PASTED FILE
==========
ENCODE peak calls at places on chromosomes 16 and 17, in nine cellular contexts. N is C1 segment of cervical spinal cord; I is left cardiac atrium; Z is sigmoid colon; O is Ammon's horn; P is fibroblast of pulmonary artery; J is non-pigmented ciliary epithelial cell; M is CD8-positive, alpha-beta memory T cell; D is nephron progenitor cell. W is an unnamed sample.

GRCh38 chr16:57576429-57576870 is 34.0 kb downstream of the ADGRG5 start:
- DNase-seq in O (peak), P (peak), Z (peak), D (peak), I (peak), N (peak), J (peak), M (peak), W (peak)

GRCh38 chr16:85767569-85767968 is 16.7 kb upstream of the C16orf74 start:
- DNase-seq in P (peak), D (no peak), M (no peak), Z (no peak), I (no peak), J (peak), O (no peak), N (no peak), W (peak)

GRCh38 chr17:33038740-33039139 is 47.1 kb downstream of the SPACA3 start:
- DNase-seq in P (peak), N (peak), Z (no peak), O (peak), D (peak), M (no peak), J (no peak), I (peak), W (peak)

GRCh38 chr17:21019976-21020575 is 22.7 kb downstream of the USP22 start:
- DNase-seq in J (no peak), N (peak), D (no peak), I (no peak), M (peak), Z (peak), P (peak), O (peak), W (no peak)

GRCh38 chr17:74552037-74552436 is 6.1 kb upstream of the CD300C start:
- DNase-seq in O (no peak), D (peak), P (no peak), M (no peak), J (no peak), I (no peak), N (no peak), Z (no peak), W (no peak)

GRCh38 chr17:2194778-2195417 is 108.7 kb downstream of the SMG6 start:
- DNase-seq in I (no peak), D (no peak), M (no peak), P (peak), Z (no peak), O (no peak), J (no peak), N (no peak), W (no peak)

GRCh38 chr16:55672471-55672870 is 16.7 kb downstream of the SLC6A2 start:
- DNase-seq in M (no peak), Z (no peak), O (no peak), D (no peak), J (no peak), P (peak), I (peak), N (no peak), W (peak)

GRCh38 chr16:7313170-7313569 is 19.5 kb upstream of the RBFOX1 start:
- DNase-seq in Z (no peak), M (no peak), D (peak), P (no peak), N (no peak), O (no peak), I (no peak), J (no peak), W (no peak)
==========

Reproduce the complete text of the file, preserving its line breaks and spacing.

ENCODE peak calls at places on chromosomes 16 and 17, in nine cellular contexts. N is C1 segment of cervical spinal cord; I is left cardiac atrium; Z is sigmoid colon; O is Ammon's horn; P is fibroblast of pulmonary artery; J is non-pigmented ciliary epithelial cell; M is CD8-positive, alpha-beta memory T cell; D is nephron progenitor cell. W is an unnamed sample.

GRCh38 chr16:57576429-57576870 is 34.0 kb downstream of the ADGRG5 start:
- DNase-seq in O (peak), P (peak), Z (peak), D (peak), I (peak), N (peak), J (peak), M (peak), W (peak)

GRCh38 chr16:85767569-85767968 is 16.7 kb upstream of the C16orf74 start:
- DNase-seq in P (peak), D (no peak), M (no peak), Z (no peak), I (no peak), J (peak), O (no peak), N (no peak), W (peak)

GRCh38 chr17:33038740-33039139 is 47.1 kb downstream of the SPACA3 start:
- DNase-seq in P (peak), N (peak), Z (no peak), O (peak), D (peak), M (no peak), J (no peak), I (peak), W (peak)

GRCh38 chr17:21019976-21020575 is 22.7 kb downstream of the USP22 start:
- DNase-seq in J (no peak), N (peak), D (no peak), I (no peak), M (peak), Z (peak), P (peak), O (peak), W (no peak)

GRCh38 chr17:74552037-74552436 is 6.1 kb upstream of the CD300C start:
- DNase-seq in O (no peak), D (peak), P (no peak), M (no peak), J (no peak), I (no peak), N (no peak), Z (no peak), W (no peak)

GRCh38 chr17:2194778-2195417 is 108.7 kb downstream of the SMG6 start:
- DNase-seq in I (no peak), D (no peak), M (no peak), P (peak), Z (no peak), O (no peak), J (no peak), N (no peak), W (no peak)

GRCh38 chr16:55672471-55672870 is 16.7 kb downstream of the SLC6A2 start:
- DNase-seq in M (no peak), Z (no peak), O (no peak), D (no peak), J (no peak), P (peak), I (peak), N (no peak), W (peak)

GRCh38 chr16:7313170-7313569 is 19.5 kb upstream of the RBFOX1 start:
- DNase-seq in Z (no peak), M (no peak), D (peak), P (no peak), N (no peak), O (no peak), I (no peak), J (no peak), W (no peak)